In this presidential election, American voters are coming under an ad attack like never before.
By the time voters go to the polls on Nov 6, they would've been bombarded by $1 billion worth of ads - mostly on television - aired by President Barack Obama, his Republican challenger Mitt Romney and independent groups that support one of the candidates. That level of spending, reported by National Journal magazine, would make this election the costliest in U.S. history.
It's unclear if this tidal wave of negative ads will help or hurt Obama and Romney. Americans tell pollsters they're sick of seeing these ads every time they turn on the TV. But it's clear that the candidates and their allies think the ads are effective because they're working to outspend each other in the ad department.
So far, the Obama campaign has spent $300 million on ads and the Romney campaign has shelled out $366 million, according to The Sunlight Foundation, a government watchdog group.
Independent groups have raised $543.7 million since January 2009, and have spent about $423.8 million, mostly on TV ads. Voters living in "swing" states - those that could go for either candidate - are tortured the most because they see virtually all of those ads.
Obama and Romney spend most of their time in key swing states that hold the keys to the election: Ohio, Florida, Virginia, Iowa, Colorado, Nevada, New Hampshire, New Mexico and North Carolina.
According to the Wesleyan Media Project, which tracks political ads, the Denver TV market was flooded with more ads than anywhere else in the U.S. in September. Obama and Romney ads were broadcast 7,700 times between Sept 9 and Sept 30 in the Denver region alone, the study found, with pro-Obama ads being shown 1,812 more times.
The ads were so annoying that one Colorado political scientist joked that he longs for the return of second hand-car commercials.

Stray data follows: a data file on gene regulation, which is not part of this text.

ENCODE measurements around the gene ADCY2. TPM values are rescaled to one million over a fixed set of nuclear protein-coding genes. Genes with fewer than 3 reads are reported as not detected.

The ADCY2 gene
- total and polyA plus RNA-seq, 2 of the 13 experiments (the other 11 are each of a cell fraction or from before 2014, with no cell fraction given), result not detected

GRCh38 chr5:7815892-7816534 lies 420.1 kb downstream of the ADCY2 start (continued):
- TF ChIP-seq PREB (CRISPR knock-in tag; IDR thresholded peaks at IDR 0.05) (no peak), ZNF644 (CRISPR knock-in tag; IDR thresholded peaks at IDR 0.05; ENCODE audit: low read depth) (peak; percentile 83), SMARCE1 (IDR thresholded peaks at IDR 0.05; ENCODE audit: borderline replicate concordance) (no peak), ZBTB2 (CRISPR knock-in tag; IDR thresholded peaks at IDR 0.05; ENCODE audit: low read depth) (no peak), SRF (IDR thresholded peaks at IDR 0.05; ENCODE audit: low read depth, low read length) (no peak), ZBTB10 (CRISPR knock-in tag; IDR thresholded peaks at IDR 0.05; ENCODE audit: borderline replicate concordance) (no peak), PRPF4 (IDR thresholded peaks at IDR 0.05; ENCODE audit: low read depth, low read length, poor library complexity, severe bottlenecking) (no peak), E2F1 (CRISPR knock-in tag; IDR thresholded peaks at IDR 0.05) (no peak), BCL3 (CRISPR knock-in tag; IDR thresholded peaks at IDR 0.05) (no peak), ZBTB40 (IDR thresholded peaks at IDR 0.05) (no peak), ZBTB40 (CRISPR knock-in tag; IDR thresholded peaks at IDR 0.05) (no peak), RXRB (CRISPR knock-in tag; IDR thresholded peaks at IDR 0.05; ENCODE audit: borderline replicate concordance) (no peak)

What accounts for this unprecedented ad blitz is a 2008 decision by the U.S. Supreme Court in a landmark case called Citizens United v. Federal Election Commission. The justices were split 5-4 on the ruling, illustrating the visceral disagreement at the highest levels of the U.S. government over whether or not the U.S. Congress can restrict political advertising.
By rejecting restrictions on how much political groups can raise and spend, the court opened to door for corporations - which support Republicans - and labor unions - which back Democrats - to collect and spend unlimited sums.
The only stipulations are that independent groups should have no formal ties to the candidates and can't expressly advocate for a particular man or woman.
But those legalistic requirements are easily met. There's no doubt where the loyalties of these groups lie. And, while the ads may not endorse anyone specifically, they paint one candidate in such a negative light that it's clear that the other is being indirectly endorsed.
So, the blitz will continue until Election Day. Voters may fret and fume, complain and castigate, but they will have to endure the onslaught. Or they could do the one thing that the ad buyers don't want - turn off their TVs.